It is therefore interesting to see the Chinese popular press jumping on this particular bandwagon. From a political economy perspective, corporate social responsibiluty (CSR) is a good stick for China to beat foreign firms with.
The real issue is not how badly foreign firms behave but how badly relative to their plants in thier domestic market and local firms.
Consumer message to foreign firms: Behave [Shanghai Daily]
CHINESE consumers and workers want transnational companies to exercise more social responsibility following a series of scandals, a survey has revealed.
The survey, by the Guangdong Provincial Situation Study and Investigation Center, polled more than 3,000 respondents - including consumers and employees of transnational companies in Shanghai, Beijing, Guangzhou and Shenzhen - on the firms' image in the nation.
About 70 companies were involved, including drinks giant Coca-Cola and telecommunications major Nokia, both of whom have a high-profile presence in China.
Close to 90 percent of those polled agreed that the companies had made significant contributions to the country's economic development.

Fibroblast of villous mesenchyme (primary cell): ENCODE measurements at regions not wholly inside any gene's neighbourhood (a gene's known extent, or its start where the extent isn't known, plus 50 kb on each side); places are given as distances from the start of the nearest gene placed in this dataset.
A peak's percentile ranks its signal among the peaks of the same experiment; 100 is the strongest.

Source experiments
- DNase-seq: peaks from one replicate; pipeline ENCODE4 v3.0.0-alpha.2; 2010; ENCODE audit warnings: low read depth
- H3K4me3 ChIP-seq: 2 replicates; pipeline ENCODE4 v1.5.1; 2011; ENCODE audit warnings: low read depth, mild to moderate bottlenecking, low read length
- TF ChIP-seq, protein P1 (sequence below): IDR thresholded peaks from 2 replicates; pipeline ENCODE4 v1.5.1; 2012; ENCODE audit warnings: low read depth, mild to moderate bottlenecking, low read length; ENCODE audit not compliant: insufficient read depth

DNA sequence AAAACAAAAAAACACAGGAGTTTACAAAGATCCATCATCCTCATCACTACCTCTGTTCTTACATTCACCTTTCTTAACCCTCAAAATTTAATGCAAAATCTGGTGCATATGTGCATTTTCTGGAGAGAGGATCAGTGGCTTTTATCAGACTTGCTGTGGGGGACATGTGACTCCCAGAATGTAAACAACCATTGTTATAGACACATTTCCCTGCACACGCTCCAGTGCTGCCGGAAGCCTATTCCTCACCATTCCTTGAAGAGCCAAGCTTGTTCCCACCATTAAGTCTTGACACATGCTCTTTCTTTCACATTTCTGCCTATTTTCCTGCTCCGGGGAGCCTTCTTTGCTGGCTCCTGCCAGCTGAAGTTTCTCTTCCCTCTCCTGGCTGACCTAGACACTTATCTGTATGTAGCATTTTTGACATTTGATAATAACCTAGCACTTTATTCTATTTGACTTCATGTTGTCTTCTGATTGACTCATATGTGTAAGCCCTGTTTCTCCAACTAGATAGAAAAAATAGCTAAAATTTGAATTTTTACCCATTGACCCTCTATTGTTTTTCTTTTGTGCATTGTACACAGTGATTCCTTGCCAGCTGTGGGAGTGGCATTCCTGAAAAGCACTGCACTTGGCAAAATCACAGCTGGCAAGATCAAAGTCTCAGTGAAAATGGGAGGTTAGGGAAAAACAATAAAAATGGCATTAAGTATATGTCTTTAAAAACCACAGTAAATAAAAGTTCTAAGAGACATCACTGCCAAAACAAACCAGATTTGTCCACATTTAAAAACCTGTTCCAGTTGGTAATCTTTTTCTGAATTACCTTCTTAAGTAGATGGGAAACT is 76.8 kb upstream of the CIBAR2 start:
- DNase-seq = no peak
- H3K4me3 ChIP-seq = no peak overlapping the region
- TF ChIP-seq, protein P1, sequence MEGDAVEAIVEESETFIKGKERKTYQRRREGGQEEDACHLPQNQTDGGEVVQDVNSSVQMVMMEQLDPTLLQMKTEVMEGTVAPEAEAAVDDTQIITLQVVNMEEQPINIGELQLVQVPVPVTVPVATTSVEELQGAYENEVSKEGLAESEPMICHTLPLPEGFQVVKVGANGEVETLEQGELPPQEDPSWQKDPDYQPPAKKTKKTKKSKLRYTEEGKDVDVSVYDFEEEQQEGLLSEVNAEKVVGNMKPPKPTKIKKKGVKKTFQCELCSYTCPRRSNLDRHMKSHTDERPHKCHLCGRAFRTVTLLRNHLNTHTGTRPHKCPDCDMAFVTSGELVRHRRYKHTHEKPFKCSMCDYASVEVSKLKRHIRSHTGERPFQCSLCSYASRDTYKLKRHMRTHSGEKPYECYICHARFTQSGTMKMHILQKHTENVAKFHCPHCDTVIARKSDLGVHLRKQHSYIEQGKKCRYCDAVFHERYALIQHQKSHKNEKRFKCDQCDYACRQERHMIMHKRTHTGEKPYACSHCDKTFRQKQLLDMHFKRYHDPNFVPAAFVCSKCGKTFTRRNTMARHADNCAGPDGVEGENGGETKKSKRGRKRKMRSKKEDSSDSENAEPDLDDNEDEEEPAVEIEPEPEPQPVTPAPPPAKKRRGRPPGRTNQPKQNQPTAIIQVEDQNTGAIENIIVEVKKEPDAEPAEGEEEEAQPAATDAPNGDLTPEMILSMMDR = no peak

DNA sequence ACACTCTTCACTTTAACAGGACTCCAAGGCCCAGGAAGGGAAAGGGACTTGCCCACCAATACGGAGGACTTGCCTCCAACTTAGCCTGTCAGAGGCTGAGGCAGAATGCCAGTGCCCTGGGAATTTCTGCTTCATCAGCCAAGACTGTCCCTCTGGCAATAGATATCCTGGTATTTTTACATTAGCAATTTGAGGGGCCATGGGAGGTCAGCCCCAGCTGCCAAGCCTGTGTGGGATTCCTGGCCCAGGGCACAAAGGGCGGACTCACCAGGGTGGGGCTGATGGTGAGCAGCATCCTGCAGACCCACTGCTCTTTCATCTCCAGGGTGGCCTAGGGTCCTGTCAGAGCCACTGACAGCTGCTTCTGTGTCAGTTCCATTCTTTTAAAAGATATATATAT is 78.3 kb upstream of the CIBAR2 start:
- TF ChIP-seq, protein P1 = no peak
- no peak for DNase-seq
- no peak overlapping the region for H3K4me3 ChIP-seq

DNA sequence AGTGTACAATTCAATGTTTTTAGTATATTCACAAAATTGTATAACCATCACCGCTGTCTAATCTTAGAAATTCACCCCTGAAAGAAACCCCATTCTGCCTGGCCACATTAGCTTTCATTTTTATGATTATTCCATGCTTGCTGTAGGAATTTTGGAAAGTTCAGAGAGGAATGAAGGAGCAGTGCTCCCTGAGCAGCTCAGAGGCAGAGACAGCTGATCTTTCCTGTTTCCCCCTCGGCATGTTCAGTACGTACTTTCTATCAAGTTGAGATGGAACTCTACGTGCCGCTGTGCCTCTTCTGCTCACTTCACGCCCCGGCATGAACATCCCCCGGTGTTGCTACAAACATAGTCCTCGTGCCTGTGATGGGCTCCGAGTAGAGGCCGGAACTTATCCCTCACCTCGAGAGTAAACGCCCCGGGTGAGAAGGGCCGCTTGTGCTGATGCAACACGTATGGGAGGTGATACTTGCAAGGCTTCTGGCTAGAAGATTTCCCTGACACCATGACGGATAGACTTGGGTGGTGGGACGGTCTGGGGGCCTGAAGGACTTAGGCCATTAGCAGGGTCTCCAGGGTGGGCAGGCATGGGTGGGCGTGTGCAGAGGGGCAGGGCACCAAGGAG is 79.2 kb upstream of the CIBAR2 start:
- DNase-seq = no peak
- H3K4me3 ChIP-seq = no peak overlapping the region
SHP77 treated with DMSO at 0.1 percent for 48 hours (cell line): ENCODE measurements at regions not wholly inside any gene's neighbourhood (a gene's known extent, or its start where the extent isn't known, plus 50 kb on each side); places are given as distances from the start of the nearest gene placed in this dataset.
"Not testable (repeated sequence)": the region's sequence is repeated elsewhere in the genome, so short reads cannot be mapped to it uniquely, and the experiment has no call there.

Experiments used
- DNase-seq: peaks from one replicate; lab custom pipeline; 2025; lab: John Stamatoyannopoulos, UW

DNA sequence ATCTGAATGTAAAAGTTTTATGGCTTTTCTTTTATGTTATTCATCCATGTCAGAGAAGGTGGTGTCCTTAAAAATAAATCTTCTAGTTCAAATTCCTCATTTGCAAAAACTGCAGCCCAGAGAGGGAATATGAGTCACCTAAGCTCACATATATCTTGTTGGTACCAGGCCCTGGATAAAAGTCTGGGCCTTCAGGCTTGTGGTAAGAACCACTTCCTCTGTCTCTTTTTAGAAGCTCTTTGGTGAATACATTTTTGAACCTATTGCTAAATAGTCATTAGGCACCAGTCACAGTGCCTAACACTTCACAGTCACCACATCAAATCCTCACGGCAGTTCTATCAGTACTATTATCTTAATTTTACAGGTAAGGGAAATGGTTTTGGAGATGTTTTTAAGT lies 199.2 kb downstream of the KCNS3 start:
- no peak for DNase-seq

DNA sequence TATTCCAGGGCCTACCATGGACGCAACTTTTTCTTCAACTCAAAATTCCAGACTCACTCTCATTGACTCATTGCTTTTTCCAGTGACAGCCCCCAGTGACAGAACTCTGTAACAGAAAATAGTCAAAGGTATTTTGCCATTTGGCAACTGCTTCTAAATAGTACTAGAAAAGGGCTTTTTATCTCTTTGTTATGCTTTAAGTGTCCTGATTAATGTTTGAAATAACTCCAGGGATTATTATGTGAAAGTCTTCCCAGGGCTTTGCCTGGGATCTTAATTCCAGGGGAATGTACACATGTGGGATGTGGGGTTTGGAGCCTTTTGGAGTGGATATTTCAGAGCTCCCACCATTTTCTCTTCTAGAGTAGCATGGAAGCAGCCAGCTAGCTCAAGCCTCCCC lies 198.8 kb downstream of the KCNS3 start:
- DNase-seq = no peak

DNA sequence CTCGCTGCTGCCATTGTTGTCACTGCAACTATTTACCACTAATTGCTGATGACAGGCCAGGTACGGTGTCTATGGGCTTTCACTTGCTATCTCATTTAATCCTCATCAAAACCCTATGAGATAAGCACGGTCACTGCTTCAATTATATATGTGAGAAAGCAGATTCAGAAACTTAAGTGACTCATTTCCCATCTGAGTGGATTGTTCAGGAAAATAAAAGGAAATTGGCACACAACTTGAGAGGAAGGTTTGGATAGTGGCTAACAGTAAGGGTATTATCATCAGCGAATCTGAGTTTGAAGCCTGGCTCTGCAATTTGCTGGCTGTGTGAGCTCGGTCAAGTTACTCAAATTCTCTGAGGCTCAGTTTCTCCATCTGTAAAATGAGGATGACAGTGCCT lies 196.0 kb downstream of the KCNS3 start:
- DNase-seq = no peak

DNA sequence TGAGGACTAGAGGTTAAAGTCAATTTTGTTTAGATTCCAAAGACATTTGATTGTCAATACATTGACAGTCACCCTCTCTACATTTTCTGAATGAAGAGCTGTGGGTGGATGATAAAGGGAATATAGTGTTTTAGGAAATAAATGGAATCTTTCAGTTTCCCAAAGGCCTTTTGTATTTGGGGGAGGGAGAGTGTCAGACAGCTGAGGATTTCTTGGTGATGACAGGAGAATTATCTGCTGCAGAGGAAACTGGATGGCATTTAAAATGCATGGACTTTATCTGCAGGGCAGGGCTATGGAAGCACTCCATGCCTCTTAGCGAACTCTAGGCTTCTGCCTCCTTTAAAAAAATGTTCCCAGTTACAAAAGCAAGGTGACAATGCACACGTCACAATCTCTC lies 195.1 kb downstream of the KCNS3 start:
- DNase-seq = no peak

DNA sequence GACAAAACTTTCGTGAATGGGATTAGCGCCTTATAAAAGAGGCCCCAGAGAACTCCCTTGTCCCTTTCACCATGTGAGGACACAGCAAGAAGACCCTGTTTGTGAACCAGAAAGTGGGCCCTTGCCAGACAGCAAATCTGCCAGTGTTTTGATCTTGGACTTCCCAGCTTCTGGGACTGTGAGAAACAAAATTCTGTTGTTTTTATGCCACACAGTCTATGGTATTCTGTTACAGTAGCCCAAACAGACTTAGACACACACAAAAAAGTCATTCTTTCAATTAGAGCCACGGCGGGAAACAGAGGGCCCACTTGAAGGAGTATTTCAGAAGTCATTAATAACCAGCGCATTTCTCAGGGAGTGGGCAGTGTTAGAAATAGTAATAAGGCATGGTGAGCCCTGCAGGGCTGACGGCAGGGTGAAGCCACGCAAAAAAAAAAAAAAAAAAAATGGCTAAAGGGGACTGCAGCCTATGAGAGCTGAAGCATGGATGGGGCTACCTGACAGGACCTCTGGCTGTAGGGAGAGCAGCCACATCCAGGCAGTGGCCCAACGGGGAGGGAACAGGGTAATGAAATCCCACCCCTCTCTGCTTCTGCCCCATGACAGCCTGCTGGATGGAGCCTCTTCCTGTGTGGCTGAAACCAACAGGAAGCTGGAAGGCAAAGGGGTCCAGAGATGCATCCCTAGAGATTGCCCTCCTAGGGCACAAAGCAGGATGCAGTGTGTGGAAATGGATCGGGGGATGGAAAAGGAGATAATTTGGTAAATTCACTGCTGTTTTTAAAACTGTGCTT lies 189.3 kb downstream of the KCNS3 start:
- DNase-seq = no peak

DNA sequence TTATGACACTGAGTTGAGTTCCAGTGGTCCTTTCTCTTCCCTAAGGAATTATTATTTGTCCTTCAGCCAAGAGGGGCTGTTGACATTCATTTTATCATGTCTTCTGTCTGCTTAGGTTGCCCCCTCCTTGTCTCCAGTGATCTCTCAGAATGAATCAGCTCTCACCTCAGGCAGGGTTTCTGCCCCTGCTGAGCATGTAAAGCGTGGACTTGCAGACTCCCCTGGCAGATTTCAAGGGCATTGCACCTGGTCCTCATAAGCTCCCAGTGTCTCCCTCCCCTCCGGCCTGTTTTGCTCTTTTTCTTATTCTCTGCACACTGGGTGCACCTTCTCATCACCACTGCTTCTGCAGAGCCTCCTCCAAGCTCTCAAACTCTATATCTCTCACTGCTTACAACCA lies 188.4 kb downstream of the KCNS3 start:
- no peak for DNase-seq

However, only about 22 percent of those polled said that the companies had fulfilled their social responsibilities in accordance with profits they had made in China.
Almost 80 percent of the respondents also said there was discrimination against Chinese employees within multinational companies.
Feng Shengping, a researcher with the study and investigation center who led the study, said multinational companies should attach more importance to improving their corporate image among consumers, so they can better integrate into the economy and society.
"The public is paying more attention to whether multinationals are performing in accordance with the law, and whether they realize due social responsibility," Feng said.
"Transnational companies, which were once regarded as exemplary businesses for the Chinese economy, have, to some degree, lost their image among consumers, following a series of business scandals in recent years."
More than 570,000 foreign-invested companies have registered in China since 1982, bringing investment of US$665 billion, the researcher said.